Tag Archive: privacy

Wall Street Journal looks at Google’s drone delivery project

Photo credit: Mollyrose89 licensed under CC BY-SA 4.0

Mike Cherney, The Wall Street Journal, writes about a trial project in Australia by Wing, a Google affiliate, involving delivery drones. While Cherney does not put his thumb heavily on one side of the scale, the gee-whiz aspects of drone delivery are presented before he addresses the community backlash to the trial. The article was prompted by an Australian parliamentary report issued last Thursday that address the concerns raised by community members about privacy and noise and the effect of drones on wildlife. Writes Cherney:

The report determined that noise is the biggest obstacle to community acceptance of drone-delivery services. Wing developed a quieter drone, which the report said was significantly less intrusive and annoying but still likely wouldn’t be accepted by everyone.

Interestingly, the video that accompanies the story notes that Wing said it was developing a quieter drone but “declined to let [WSJ] film the less noisy propellers.” Hmmmm.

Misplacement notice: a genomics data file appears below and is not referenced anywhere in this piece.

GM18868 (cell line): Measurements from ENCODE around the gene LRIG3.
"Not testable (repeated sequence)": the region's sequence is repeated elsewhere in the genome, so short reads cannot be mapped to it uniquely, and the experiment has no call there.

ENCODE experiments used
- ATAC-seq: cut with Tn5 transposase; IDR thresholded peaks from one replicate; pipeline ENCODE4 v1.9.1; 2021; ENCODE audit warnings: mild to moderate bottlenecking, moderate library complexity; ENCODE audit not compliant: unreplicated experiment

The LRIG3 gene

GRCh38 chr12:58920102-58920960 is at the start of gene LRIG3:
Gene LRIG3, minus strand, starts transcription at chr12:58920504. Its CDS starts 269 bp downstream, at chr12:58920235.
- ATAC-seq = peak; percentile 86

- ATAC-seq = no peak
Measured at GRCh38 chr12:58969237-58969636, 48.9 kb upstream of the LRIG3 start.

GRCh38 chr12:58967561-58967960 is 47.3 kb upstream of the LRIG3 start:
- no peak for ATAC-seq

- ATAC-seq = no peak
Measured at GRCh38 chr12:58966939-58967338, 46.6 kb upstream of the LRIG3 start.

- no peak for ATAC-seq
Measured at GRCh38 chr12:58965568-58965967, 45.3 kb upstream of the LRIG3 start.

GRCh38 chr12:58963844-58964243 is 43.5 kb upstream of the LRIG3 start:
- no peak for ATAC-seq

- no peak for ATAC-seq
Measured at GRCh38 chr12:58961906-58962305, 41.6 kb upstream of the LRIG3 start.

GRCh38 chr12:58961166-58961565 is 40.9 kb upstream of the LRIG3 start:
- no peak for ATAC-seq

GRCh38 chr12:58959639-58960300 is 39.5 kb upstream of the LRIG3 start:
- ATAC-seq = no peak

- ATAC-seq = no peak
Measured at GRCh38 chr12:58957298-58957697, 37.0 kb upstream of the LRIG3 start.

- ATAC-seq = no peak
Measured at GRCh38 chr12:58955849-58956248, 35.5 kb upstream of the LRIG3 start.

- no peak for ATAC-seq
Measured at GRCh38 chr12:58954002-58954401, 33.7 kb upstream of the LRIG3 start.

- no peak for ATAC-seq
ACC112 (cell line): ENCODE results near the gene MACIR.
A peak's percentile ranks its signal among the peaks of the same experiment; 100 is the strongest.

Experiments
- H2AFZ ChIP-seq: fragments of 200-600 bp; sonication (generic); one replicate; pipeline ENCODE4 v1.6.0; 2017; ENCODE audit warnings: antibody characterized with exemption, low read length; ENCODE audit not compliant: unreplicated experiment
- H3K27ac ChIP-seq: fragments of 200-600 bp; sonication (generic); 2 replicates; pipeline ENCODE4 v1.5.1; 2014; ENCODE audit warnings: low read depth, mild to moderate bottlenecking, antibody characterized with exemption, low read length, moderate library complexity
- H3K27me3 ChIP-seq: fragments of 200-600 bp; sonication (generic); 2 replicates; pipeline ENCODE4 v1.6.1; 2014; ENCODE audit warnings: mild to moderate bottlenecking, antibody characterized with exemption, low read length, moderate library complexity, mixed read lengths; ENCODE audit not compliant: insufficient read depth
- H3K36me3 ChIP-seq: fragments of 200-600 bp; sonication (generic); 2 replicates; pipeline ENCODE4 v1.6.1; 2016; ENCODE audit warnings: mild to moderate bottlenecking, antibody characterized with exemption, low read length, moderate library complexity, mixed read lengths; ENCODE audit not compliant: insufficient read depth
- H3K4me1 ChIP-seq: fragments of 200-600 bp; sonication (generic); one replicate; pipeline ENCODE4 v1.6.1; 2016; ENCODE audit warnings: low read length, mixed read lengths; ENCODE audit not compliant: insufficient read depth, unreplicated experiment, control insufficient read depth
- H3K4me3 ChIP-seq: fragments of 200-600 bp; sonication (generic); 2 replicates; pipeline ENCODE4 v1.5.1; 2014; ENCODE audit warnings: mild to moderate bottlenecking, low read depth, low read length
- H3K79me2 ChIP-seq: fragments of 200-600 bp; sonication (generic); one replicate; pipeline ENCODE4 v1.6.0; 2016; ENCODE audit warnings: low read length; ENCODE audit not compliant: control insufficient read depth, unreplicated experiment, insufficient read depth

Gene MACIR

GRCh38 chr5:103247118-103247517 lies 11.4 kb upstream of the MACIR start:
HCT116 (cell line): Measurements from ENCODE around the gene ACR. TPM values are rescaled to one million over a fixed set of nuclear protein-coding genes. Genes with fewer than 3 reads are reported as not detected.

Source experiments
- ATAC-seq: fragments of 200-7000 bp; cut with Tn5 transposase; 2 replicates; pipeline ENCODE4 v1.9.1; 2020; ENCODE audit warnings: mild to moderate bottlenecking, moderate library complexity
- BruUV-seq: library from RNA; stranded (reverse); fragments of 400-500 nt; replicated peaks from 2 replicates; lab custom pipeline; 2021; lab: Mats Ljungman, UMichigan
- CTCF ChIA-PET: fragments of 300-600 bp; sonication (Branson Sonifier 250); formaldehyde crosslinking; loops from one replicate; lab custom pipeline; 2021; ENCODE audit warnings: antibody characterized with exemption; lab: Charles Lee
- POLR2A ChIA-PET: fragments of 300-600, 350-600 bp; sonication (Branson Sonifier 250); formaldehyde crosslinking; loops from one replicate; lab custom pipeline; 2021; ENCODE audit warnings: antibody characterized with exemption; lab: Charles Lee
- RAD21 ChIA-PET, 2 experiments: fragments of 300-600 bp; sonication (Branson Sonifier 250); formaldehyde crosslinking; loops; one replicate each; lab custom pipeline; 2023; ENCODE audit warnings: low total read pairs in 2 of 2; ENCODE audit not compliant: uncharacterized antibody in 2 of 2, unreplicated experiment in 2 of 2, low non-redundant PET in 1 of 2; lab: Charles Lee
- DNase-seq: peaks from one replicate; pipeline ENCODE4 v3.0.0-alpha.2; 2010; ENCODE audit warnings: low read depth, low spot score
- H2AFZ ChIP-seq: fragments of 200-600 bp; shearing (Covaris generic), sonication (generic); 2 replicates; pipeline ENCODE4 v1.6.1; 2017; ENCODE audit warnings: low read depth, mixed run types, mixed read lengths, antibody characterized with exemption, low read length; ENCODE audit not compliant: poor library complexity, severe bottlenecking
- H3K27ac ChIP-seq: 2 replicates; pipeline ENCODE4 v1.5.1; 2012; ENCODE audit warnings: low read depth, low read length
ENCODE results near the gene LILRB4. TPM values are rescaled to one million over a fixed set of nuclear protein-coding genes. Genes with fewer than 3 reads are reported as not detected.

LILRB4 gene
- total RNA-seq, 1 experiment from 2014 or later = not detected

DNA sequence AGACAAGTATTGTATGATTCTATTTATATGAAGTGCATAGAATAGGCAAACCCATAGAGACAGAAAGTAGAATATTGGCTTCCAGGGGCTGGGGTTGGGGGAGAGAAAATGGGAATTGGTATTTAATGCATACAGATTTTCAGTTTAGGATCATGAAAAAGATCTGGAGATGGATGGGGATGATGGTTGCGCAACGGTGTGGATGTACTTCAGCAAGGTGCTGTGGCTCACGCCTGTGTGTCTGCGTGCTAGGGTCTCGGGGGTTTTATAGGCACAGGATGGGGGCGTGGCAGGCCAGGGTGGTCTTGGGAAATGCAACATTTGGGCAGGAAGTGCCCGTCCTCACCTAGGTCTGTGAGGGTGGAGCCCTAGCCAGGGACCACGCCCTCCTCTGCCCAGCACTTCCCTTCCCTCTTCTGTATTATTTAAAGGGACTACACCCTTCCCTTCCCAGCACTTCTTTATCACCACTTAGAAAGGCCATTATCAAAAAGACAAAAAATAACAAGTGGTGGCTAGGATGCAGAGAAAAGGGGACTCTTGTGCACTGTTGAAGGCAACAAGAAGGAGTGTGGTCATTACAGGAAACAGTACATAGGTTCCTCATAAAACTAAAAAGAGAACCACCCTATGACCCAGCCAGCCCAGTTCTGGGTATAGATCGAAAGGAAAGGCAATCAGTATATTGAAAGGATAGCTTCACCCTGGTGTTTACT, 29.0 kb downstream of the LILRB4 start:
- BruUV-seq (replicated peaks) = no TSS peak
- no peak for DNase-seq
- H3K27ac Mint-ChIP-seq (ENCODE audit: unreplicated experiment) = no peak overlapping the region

More importantly, there is something particularly disturbing about developing drone delivery to deliver nonessentials like hot coffee and meals. One couple included in the video gushes about how helpful it was to order hot coffee by drone because it’s such a chore getting all three of their kids into the car to go pick it up. We would suggest that they leave the kids at home as one of the couple fetches the coffee, or they could save a few bucks and make their coffees at home.

In the end, though, one hopes the selfishness of a handful of users who crave the convenience of having their impulse needs met mmediately will not trump their neighbors’ right to quiet and privacy.

Do click the link and watch the video to listen to the sound associated with just one drone. Then think about what it would be like having a fleet of drones flying above you.

Color us surprised!

Turns out that people like to have private phone conversations in private spaces. Go figure! The New York Times looks at this phenomenon in a piece titled: Dial P for Privacy: The Phone Booth Is Back.

Naturally the phone booths highlighted in the article aren’t on the street. Rather, they are expensive ($3995 and higher) add-ons companies have had to squeeze into their open plan office spaces for those times that co-workers want less “collaboration” and more privacy. Something that used to be accommodated with these things called offices.

If phone booths are back, might offices be around the corner? [Not holding our breath.]

Thanks to Jeanine Botta for the link.